“OH darling. I don’t write the show, I just make it all up as I get on.”

That was Janey Godley’s response when asked if writing for her ongoing tour – Not Dead Yet – had helped her to cope with her cancer diagnosis.

The Scots comedian, who shot to prominence during the Covid pandemic for her tongue-in-cheek voiceovers of the First Minister, has had a public battle with the disease since she was diagnosed with ovarian cancer in late 2021.

After a hysterectomy and intense chemotherapy that saw the loss of her recognisable long hair, Godley went on a course of PARP inhibitors to prevent the cancer coming back. It didn’t work. Instead, she was diagnosed with “pernicious and persistent” peritoneal cancer, which occurs in the thin layer of tissue lining the inside of the abdomen.

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“Peritoneal cancer is definitely not survivable, so I was given some very bad news,” Godley told The Sunday National. “It will come back and it will keep coming back until it kills me.”

But, the comic says, being on tour again has done her a “world of good”, bringing a sense of normality back to a life which had been upended.

“I am loving being on tour, it’s been the best feeling. It’s been the first time in a year and a half where I’ve felt fucking normal. I don’t have to talk about haemoglobin. I don’t have to pick yet another plaster off my arm.

“I’ve been high as a kite coming back from the gigs. Even though I’m knackered I’m back at 12 o’clock at night and the wee dug is running all over the place excited and my husband’s got my dinner on and we’re all back to normal.”

Godley is full of praise for the staff and specialists at the Beatson Cancer Centre in Glasgow, but says regular visits to the clinic have taken a toll on her mental health.

“You see people go by in wheelchairs, they’re really frail with their bald head and pale skin, and … you see your own future. It just makes you put your head down. I don’t want to be here, I don’t want to have this, I don’t want this to be my daily life, and then you have to just get through it, get up, get your clothes on, and get on stage and get it all out again.

“You have to just think, you know what’s going to be me, me on stage, that’s what’s going to be me, me on tour.”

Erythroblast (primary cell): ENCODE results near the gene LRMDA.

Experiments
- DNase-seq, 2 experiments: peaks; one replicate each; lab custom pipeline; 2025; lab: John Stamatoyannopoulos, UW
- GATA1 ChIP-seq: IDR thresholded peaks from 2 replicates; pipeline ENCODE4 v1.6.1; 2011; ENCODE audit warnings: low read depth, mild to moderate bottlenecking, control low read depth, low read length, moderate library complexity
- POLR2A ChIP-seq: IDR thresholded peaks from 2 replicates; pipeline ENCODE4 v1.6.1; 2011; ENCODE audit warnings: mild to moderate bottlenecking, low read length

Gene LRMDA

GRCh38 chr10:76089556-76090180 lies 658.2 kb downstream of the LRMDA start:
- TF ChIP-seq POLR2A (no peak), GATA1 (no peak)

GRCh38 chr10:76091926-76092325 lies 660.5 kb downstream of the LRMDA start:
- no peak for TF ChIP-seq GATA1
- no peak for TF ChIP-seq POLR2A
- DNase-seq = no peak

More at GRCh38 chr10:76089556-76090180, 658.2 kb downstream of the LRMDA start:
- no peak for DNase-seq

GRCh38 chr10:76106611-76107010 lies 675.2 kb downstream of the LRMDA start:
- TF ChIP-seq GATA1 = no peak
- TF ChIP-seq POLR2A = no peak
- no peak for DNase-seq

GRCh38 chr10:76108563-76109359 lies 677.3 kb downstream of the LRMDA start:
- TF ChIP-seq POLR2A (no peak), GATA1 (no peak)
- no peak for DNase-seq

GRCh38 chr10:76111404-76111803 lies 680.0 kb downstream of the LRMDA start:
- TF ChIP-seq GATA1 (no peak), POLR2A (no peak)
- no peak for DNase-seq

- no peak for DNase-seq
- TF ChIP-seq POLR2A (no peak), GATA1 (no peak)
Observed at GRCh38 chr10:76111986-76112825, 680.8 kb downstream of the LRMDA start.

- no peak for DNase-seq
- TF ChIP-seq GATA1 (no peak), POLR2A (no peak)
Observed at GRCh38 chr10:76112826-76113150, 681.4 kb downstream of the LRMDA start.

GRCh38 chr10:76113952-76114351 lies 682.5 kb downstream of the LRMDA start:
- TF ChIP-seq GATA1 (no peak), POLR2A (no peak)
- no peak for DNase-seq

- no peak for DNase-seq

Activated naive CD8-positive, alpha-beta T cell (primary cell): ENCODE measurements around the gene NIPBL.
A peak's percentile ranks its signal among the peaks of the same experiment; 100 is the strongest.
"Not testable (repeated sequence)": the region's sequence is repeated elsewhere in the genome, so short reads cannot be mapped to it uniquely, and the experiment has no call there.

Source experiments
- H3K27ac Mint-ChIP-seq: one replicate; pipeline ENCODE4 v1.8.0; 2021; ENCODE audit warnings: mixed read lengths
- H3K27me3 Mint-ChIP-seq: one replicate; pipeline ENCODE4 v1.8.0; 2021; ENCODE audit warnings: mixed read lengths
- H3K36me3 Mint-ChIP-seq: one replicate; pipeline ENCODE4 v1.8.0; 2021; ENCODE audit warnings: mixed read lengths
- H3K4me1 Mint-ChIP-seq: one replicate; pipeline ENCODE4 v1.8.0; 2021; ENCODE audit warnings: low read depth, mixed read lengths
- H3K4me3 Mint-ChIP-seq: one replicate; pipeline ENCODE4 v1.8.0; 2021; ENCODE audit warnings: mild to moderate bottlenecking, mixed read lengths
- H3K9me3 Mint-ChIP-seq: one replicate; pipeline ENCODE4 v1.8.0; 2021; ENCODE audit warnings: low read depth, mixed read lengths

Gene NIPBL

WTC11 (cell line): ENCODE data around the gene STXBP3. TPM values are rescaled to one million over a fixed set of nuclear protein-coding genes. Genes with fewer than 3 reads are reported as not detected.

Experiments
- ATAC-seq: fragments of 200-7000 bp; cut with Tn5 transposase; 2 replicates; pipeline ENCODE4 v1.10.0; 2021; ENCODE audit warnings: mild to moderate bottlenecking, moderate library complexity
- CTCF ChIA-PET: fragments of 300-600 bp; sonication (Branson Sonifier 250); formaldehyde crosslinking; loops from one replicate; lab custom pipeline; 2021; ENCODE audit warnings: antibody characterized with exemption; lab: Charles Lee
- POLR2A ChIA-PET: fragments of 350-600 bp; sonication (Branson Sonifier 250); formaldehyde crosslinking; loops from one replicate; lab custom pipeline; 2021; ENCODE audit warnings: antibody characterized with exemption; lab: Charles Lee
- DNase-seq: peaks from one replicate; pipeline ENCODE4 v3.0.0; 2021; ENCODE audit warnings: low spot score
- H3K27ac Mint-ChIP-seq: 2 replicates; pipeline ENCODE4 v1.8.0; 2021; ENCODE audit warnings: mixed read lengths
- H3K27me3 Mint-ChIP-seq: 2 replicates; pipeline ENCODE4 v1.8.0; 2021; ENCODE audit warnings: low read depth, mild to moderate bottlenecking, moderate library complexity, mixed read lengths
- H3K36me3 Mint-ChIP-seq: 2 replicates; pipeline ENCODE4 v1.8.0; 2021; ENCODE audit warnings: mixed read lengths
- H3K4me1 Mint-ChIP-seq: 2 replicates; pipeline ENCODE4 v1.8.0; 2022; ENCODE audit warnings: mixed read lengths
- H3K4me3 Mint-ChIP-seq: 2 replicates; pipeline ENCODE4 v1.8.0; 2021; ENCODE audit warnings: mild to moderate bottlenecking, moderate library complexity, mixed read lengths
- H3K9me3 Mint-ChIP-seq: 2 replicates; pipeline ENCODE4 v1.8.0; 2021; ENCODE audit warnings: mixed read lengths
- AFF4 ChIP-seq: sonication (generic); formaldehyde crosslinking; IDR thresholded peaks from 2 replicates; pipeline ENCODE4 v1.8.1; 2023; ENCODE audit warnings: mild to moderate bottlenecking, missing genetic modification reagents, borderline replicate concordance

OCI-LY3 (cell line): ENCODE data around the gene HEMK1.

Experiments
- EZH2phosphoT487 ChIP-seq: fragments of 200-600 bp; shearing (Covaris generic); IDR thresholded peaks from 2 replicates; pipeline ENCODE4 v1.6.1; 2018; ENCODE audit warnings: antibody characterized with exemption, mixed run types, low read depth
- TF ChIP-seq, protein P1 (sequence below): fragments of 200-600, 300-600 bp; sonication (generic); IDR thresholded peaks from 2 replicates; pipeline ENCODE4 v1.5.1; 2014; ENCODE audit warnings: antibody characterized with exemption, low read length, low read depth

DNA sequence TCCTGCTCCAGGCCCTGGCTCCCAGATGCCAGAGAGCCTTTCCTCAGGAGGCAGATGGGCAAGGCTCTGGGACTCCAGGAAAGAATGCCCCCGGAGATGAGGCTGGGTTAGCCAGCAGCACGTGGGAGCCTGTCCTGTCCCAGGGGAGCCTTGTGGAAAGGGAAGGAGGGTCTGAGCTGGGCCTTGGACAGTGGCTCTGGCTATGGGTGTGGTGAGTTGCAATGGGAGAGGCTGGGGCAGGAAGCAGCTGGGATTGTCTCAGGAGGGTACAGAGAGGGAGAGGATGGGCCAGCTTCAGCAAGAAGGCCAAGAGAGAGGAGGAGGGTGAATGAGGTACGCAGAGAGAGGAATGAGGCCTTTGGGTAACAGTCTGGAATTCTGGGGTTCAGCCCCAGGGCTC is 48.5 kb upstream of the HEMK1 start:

READ MORE: Janey Godley hits back at vicious trolls who claim she is ‘faking cancer’

And though Godley’s Not Dead Yet tour has been billed as her final one, with her peritoneal cancer currently in remission, she is upbeat and not writing off another round entirely.

“If I keep getting this at bay, who knows. Should I celebrate it by going on another tour and saying ‘I’m still here’?”

And Godley is lucky not to be on tour alone. Her daughter Ashley Storrie – "an award-winning stand-up in her own right” – is with her every step of the way.

“It’s brilliant [having Storrie there],” Godley says. “I’m not sitting backstage myself, I’m not on the road myself. She’s moaning because everytime we share a hotel I’m snoring, but it’s good fun.

“I think we’re both very aware that we’re enjoying every single bit of time that we have left together.”

But Storrie is more than offstage support or – as she quips in her set – the daughter of a proud parent wheeled out to sing On The Good Ship Lollipop at Christmas-time. Her set equally has the audience in fits.

Ironically enough though, the pair did sing. Godley’s was probably the only comedy show I’ll ever see which ended with a mother-daughter duet and about half the audience in tears.

But the poignance of it is clear, especially given how Godley’s says her own mother – Annie Currie – was murdered by a man when she was just 21. A victim of child abuse herself at the hand of her uncle David Percy, the crimes of men have severely impacted on Godley’s life.

But Godley has come past it in strength, with a fiercely feminist take on the world that diffuses her show. It is equally political, opening with a potshot at Michelle Mone and taking aim at a string of other politicians throughout her time on stage.

However, Godley says her interest in the latest political tides has waned, and she is not backing any horse in the ongoing SNP leadership race – a party she has supported in the past.

Instead, she is focusing on her health, her tour, and her family. So much so that Godley has family with her even during the interview. I find that out half-way through, after her husband Sean interrupts to say that “mini-chemo” is an accurate enough way of describing her upcoming course of treatment.

But the comic is worried about what will happen to her husband and daughter once her cancer diagnosis reaches its now inevitable conclusion.

“I’ve got to be mindful that it’s not me that’ll suffer, it's my family,” she tells The Sunday National. “If I die it’s them that are left behind. It’s my husband and my daughter that’s going to be in more pain than I will ever be.

“I would rather I die, because I couldn’t bear being alive knowing that he died or she died. So in a sense, as the deck has fallen, I’ve actually got the best hand.”

The Sunday National attended Godley’s Not Dead Yet tour at the Albert Halls in Stirling on February 25 and spoke to her the following week. While the Scottish leg of the tour is finished, there are dates coming up in London and Belfast.